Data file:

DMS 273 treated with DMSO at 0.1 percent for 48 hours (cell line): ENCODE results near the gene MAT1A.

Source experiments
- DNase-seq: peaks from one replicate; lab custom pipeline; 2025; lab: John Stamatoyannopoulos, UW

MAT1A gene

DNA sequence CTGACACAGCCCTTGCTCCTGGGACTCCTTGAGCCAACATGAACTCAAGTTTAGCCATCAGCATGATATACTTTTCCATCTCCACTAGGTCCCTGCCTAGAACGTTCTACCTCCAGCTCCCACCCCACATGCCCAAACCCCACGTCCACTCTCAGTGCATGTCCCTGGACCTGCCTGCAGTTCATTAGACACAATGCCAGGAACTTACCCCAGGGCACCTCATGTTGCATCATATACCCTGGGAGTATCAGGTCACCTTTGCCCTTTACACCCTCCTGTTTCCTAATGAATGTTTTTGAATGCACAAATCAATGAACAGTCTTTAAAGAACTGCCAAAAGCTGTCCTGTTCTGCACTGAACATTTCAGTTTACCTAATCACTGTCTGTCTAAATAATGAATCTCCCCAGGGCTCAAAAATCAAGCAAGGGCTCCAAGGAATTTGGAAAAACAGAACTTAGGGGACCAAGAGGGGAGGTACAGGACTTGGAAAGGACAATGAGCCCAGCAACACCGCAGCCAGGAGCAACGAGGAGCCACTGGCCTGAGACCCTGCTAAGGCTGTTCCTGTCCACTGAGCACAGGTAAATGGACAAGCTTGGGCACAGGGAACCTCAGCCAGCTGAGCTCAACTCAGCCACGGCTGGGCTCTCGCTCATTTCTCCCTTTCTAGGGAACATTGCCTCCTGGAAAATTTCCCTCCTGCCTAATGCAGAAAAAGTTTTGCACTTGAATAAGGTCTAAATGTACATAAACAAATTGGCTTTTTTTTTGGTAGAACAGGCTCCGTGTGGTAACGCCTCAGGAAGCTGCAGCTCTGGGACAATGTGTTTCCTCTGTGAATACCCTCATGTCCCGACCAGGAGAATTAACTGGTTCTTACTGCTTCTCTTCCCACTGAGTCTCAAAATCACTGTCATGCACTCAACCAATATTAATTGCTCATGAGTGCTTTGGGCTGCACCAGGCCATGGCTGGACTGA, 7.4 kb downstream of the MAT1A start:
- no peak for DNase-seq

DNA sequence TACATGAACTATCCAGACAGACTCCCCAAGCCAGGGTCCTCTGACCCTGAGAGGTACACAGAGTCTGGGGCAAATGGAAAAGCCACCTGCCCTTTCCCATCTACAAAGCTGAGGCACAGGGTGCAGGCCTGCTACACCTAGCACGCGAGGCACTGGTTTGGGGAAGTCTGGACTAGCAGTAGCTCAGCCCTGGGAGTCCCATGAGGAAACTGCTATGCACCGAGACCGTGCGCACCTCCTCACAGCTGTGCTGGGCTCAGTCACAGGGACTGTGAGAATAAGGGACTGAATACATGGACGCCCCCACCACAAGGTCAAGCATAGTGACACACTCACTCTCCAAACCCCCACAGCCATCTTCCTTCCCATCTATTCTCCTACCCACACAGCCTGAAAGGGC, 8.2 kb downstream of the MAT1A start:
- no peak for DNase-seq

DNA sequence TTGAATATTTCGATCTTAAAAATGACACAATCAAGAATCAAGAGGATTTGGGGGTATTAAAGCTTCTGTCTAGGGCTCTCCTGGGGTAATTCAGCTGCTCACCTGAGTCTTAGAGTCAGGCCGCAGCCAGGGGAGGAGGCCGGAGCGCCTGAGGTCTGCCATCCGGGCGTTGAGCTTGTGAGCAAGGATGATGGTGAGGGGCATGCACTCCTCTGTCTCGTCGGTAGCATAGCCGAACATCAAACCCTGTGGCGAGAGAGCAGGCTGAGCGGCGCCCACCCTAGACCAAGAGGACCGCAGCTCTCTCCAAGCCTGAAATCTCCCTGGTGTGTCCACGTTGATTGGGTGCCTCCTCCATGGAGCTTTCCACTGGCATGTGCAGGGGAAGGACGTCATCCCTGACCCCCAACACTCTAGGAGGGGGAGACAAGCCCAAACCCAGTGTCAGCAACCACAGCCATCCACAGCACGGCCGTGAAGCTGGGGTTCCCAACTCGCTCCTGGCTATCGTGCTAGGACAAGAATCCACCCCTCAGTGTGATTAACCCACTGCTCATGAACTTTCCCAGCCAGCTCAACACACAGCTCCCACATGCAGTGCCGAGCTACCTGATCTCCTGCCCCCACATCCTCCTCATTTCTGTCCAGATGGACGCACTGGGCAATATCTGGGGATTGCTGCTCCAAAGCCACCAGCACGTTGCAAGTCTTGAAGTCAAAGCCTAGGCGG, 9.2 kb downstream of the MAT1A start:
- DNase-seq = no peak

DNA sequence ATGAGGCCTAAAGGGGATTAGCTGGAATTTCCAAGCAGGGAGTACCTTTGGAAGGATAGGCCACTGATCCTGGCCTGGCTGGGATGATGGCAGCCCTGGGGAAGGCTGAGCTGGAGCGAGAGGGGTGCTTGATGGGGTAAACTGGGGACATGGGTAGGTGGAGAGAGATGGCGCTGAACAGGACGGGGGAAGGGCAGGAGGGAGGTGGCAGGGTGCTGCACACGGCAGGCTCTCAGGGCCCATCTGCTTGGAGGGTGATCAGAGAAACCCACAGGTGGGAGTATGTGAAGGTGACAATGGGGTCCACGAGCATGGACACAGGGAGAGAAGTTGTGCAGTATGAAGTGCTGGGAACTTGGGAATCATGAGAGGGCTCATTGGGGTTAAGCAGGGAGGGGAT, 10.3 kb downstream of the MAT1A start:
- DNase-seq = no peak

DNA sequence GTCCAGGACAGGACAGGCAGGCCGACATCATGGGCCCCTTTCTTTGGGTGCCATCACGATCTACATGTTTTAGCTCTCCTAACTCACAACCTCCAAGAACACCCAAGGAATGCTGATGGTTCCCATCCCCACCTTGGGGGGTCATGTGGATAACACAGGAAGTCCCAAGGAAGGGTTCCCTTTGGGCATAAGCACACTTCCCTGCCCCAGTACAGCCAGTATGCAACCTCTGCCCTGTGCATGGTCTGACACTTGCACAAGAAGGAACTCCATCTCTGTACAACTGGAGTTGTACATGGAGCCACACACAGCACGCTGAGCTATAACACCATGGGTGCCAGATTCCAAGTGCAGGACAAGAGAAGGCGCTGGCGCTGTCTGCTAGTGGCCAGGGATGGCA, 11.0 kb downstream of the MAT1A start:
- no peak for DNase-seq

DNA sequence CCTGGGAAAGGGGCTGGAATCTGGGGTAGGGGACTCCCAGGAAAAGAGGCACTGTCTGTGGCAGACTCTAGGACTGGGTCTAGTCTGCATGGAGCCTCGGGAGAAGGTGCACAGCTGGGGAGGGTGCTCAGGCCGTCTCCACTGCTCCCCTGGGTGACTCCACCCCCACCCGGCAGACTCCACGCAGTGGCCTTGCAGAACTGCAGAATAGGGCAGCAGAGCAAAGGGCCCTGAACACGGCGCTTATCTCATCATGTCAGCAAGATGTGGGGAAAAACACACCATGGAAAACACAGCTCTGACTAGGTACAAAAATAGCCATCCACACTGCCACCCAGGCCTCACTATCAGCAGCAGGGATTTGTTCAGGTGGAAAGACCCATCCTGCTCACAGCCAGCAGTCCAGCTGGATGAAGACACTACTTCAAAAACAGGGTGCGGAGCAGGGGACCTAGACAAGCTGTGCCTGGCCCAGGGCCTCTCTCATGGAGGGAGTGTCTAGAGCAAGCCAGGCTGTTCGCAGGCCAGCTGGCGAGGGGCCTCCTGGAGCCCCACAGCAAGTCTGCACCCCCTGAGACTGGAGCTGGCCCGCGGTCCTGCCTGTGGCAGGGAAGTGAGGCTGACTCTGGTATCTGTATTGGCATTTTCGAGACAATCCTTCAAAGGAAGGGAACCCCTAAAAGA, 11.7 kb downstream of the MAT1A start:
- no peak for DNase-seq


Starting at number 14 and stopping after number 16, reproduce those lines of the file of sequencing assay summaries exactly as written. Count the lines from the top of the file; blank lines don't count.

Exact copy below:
- no peak for DNase-seq

DNA sequence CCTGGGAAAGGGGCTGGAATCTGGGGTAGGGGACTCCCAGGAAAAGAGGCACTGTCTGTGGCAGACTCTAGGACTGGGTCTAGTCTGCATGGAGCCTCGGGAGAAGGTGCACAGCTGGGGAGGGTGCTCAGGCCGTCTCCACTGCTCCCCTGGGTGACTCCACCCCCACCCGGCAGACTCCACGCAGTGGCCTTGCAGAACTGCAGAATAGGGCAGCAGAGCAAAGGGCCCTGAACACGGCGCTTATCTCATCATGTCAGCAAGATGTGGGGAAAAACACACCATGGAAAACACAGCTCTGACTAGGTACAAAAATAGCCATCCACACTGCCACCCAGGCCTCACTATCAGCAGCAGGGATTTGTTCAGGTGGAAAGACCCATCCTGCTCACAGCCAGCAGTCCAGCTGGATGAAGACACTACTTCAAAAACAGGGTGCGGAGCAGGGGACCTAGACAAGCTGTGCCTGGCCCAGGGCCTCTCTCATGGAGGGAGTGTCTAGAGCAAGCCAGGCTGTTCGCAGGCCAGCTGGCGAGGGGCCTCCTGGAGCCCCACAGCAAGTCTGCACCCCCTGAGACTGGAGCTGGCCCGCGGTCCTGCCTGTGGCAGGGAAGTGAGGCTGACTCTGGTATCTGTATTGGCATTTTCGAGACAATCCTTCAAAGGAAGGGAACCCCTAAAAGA, 11.7 kb downstream of the MAT1A start:
- no peak for DNase-seq